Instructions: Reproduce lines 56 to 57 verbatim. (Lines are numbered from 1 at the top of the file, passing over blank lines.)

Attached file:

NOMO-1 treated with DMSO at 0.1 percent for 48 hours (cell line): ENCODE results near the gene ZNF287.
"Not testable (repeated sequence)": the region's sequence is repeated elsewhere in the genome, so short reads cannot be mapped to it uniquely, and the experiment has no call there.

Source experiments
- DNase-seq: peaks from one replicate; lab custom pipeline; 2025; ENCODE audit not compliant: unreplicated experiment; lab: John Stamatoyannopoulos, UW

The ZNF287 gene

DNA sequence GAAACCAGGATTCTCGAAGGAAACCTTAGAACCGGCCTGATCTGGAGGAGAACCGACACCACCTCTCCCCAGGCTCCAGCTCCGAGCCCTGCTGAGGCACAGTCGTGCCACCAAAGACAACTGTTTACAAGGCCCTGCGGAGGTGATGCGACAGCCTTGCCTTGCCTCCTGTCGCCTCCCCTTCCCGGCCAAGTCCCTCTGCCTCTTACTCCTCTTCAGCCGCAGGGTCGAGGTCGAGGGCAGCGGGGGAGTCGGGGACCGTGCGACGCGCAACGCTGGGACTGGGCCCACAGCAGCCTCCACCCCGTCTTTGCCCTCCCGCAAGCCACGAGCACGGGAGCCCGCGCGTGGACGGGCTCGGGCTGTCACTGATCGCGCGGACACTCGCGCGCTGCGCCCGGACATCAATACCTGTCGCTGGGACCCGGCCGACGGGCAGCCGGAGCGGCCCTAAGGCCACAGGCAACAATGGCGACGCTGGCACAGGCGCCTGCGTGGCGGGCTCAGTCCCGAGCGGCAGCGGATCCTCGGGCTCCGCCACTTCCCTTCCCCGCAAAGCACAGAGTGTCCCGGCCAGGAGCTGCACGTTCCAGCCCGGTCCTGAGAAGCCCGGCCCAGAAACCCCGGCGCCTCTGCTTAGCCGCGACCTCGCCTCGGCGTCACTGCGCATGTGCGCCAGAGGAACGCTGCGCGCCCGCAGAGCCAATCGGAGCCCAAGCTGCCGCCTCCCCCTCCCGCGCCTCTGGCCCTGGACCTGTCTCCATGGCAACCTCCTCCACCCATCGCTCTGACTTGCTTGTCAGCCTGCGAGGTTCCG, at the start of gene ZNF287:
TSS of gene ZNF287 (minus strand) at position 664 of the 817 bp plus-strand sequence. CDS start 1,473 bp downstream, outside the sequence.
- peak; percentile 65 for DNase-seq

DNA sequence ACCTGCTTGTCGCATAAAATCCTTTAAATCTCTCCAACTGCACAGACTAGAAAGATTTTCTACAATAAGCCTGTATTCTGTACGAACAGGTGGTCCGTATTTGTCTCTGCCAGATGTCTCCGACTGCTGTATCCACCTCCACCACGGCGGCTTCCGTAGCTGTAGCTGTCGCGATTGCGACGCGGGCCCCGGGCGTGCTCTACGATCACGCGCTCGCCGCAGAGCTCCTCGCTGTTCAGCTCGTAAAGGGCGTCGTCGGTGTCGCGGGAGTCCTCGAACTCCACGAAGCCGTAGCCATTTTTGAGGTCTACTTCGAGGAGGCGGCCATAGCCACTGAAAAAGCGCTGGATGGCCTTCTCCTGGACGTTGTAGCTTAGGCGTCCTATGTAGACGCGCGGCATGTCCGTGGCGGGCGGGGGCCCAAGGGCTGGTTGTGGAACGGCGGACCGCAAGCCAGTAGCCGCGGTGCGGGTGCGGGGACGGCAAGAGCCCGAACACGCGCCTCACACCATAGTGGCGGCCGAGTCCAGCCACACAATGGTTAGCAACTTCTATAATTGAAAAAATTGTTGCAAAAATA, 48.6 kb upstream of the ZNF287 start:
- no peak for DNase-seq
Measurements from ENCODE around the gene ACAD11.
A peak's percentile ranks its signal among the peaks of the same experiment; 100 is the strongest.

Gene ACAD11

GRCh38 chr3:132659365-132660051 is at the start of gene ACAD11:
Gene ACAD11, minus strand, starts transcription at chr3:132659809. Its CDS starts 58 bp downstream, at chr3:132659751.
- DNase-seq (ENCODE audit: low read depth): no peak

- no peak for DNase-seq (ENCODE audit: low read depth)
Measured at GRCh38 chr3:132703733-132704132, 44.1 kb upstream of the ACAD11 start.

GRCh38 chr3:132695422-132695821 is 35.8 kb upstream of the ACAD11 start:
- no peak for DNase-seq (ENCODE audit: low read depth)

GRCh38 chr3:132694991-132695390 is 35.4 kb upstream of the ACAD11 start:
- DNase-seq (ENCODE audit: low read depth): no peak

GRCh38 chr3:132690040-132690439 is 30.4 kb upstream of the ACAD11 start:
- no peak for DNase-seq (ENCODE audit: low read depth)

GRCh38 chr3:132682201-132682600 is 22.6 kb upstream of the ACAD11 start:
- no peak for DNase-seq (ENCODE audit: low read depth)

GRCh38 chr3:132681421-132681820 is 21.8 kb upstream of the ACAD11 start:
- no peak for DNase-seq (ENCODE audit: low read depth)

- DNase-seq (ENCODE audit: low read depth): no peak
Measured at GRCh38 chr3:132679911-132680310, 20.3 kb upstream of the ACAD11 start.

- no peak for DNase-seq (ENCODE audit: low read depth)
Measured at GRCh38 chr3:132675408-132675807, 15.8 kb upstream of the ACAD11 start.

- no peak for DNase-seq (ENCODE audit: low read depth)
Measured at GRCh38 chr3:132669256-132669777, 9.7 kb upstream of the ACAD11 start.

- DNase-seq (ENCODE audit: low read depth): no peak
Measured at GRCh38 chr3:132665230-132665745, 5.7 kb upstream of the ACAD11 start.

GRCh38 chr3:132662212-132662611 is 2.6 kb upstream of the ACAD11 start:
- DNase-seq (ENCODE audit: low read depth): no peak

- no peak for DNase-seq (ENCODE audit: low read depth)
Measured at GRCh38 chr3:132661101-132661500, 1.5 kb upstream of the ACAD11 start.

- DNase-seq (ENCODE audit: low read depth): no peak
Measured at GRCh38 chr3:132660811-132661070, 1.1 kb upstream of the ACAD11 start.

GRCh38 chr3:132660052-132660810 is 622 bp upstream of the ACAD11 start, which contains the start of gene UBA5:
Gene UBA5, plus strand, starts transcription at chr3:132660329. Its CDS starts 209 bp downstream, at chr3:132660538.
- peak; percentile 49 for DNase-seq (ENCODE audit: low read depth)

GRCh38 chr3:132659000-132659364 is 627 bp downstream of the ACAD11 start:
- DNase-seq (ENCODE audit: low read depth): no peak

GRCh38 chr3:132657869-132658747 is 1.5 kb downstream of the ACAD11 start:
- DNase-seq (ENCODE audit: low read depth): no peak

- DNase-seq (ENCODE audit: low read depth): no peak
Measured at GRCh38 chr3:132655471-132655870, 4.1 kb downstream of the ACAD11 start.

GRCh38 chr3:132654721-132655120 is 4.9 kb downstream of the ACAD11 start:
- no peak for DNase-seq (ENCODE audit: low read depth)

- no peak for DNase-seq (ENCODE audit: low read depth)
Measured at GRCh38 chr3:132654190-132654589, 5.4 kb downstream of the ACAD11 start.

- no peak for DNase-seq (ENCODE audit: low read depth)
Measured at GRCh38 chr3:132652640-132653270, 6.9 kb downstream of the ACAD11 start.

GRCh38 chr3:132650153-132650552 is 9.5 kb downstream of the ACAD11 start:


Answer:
- no peak for DNase-seq (ENCODE audit: low read depth)
Measured at GRCh38 chr3:132652640-132653270, 6.9 kb downstream of the ACAD11 start.